While the Coen brothers’ new film, The Man Who Wasn’t There, is seen in black and white, their title character can be seen as neither.
Ed Crane, in a brilliantly understated performance by Billy Bob Thornton, is instead perpetually stuck in a gray area, much like the cloud of smoke that exudes from the lit cigarette that he smokes in nearly every frame of this tribute to “film noir” set in 1949.
Although every part of this film is beautifully shot, magnificently written and effectively acted, the mediocre whole unfortunately doesn’t reflect the supposed sum of its exceptional parts.
Nothing comes easy for Ed, and yet he doesn’t struggle to change that. Similar to The Dude – another passive character created by Joel and Ethan Coen in their divine 1998 comedy The Big Lebowski – Ed lives his life on cruise control and rarely switches gears. The difference between the two uncommon heroes is Ed’s disdain for his pathetic existence.
An unhappy barber who stumbled upon his career by way of his brother-in-law, Ed cuts hair, smokes cigarettes, reads the paper and goes home. His wife, in an over-the-top performance by
Frances McDormand, is cheating on him with her boss, an underused James Gandolfini, the owner of a department store. And Ed doesn’t care.
In fact, it appears he is unattached from everything until the day a pushy entrepreneur sits in his barber chair and tells him about the new invention of dry cleaning. But just as soon as the proverbial light bulb goes off in his head, Ed gets himself caught up in a deadly, blackmail scheme that dominos into homicides, suicide and eventually execution, with a car wreck and a few murder trials along the way. Throughout the film, he doesn’t care.
And the conundrum is that, eventually, we don’t either. The Coens said they liked the idea of following the mishaps of “modern man.” Instead of telling a crime story about mean people doing nasty things, they said they wanted to focus on the day-to-day business of an ordinary man, such as a banker, insurance salesman or barber.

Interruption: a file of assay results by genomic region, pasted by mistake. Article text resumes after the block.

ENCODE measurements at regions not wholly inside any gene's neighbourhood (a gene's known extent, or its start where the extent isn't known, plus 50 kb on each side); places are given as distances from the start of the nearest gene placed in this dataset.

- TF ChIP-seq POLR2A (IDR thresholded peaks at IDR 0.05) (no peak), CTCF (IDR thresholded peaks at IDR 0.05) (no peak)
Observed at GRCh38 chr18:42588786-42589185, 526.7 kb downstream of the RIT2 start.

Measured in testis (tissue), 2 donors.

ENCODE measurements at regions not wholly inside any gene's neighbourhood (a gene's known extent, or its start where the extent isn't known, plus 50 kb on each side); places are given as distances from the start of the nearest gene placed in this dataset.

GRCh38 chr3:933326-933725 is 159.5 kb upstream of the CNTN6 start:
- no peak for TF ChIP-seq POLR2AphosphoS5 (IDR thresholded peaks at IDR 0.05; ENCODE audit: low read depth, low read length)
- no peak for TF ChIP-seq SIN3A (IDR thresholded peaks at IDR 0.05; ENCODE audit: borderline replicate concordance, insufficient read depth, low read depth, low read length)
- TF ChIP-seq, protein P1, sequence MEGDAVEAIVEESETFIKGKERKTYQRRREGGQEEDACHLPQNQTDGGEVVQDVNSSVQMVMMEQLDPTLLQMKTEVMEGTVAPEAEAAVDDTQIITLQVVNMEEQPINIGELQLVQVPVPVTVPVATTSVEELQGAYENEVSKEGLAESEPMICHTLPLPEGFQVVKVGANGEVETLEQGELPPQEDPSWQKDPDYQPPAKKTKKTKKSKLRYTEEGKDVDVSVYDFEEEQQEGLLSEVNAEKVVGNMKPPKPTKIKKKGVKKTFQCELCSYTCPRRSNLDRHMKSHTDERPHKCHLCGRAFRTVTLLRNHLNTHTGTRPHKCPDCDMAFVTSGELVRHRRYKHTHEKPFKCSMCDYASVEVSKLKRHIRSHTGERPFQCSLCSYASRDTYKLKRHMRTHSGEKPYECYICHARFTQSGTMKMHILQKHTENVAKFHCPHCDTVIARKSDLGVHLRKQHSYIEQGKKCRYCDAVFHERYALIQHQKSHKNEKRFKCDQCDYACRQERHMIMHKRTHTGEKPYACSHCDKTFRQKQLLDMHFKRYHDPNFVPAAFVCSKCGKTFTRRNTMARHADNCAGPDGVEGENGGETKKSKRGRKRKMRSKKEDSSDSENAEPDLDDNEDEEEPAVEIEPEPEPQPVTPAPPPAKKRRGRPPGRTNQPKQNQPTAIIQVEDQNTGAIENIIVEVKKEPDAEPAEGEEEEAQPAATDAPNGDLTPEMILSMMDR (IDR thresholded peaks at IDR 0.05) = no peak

Although the noble intent is fascinating and rarely utilized, passion and ambition are vital components to a compelling character. And while they succeeded in Lebowski by using this mold, there was at least a more evident story there.
At the core of this story, we have nothing more than an in-depth character study. Recent films, such as The Talented Mr. Ripley and The Big Kahuna, also attempted this approach; however, they also met the same fate. And although solid performances will always make for passable entertainment, more is needed to sustain the narrative flow of a feature film.
While lack of story, other than the dissection of a disgruntled barber, hurts the enjoyment of the film, we are nonetheless treated to one of the most remarkable visual cinematic treasures of recent years. The film feeds off the success of its highly effective use of shading, as well as rich blacks and whites that almost come across as cream tones, which are as pleasant to the eye as any color film made today.
But the film’s beautiful look is only a facade hiding a less than stellar counter-product. You get the sense you are watching something special, and yet as the hollow walls of a failed life crumble, our emotionless hero simply gazes off into the distance and smokes a cigarette.
And maybe that’s what the Coens intended. There’s no question they are more intelligent than this reviewer; however, I still have to pay to see their films. The Coens once said they make movies for themselves, and it’s merely a bonus if audiences like them as well.
Sometimes they hit, and other times they miss. But just like its title character, The Man Who Wasn’t There remains in a gray area – an uncommon place where good, bad and mediocre can coexist in a beautiful cloud of smoke.
- The Man Who Wasn’t There is Rated R
- Contact William Albritton at firstname.lastname@example.org